EIC guideline 20th anniversary

Celebrating the 20th anniversary of the CDC/HICPAC Environmental Infection Control guideline


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Coming this summer is a series of videos with experts who contributed to and reviewed this time-tested guideline!

Explore how the guideline was created and discover the inside stories and memories from those who were instrumental in defining environmental hygiene for infection prevention and control.


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The Guideline That Changed Everything We Knew About Environmental Hygiene

The Guidelines for Environmental Infection Control in Health-Care Facilities was released by the Centers for Disease Control and Prevention (CDC)/HICPAC in 2003.

This document is a compilation of recommendations for the prevention and control of infectious diseases that are associated with healthcare environments.

The section called Recommendations for Environmental Infection Control in Health-Care Facilities outlines environmental infection control in healthcare facilities, describing measures for preventing infections associated with air, water, and other elements of the environment. These recommendations represent the views of different divisions within CDC’s National Center for Infectious Diseases (NCID) (the Division of Healthcare Quality Promotion [DHQP] and the Division of Bacterial and Mycotic Diseases [DBMD]) and the consensus of the Healthcare Infection Control Practices Advisory Committee (HICPAC), a 12-member group that advises the  CDC on concerns related to the surveillance, prevention, and control of healthcare-associated infections (HAIs), primarily in U.S. healthcare facilities.

The EIC guideline made many key recommendations, including:

Key recommendations include:

Infection control impact of ventilation system and water system performance;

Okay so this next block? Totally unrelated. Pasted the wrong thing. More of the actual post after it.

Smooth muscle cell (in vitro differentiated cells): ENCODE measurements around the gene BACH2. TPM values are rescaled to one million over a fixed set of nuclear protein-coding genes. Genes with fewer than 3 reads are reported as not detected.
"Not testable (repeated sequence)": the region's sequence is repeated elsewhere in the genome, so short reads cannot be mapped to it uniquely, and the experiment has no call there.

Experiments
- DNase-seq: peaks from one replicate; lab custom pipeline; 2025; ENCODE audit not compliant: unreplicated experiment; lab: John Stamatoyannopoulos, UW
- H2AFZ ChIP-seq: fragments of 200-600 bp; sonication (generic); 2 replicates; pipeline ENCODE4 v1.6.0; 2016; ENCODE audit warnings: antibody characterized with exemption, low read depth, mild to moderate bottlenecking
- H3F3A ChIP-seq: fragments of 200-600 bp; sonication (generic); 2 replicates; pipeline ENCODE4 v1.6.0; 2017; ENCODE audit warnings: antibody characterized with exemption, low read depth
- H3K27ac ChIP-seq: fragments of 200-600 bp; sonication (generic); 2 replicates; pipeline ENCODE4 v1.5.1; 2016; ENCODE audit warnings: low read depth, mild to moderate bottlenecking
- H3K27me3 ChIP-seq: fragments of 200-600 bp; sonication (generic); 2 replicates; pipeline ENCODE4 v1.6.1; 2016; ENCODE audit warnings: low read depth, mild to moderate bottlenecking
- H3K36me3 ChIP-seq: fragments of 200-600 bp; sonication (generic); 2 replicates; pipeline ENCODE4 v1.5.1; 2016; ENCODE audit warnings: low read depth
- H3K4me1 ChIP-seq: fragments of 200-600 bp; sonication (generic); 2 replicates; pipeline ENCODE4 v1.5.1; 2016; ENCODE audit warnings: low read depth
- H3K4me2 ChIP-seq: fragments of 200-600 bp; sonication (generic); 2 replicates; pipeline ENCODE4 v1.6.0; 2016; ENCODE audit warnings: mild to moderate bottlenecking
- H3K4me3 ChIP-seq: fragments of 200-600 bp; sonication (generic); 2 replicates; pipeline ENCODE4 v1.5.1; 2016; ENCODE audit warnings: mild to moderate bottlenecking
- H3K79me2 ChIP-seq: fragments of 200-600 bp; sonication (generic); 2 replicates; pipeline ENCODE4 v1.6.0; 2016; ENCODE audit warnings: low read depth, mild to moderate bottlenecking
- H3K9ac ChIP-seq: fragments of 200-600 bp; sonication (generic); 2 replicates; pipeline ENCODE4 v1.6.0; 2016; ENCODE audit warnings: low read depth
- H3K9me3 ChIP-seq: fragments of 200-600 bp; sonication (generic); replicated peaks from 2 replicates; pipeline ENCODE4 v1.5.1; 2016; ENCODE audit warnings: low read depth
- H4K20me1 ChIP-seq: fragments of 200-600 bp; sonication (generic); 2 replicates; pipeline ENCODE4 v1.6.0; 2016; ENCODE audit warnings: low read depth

Establishment of a multidisciplinary team to conduct infection-control risk assessment;

Use of dust-control procedures and barriers during construction, repair, renovation, or demolition;

Environmental infection-control measures for special care areas with patients at high risk;

Use of airborne particle sampling to monitor the effectiveness of air filtration and dust-control measures;

Procedures to prevent airborne contamination in operating rooms when infectious tuberculosis [TB] patients require surgery

Guidance regarding appropriate indications for routine culturing of water as part of a comprehensive control program for legionellae;

Guidance for recovering from water system disruptions, water leaks, and natural disasters [e.g., flooding];

Infection control concepts for equipment that uses water from main lines [e.g., water systems for hemodialysis, ice machines, hydrotherapy equipment, dental unit water lines, and automated endoscope reprocessors]);

Environmental surface cleaning and disinfection strategies with respect to antibiotic-resistant microorganisms;

Infection control procedures for healthcare laundry;

Use of animals in healthcare for activities and therapy;

Managing the presence of service animals in healthcare facilities;

Infection control strategies for when animals receive treatment in human healthcare facilities; and

A call to reinstate the practice of inactivating amplified cultures and stocks of microorganisms on-site during medical waste treatment.

From the Archives: EIC Guideline Covers From 2003

At right is the cover of the MMWR edition of the 2003 Environmental Infection Control guideline, which was abridged for the sake of space.

At left is the cover of the full-text version of the 2003 EIC guideline.

CDC HICPAC EIC Guideline Full Text Cover

The Creation of the EIC Guideline: A Quick History

EIC timeline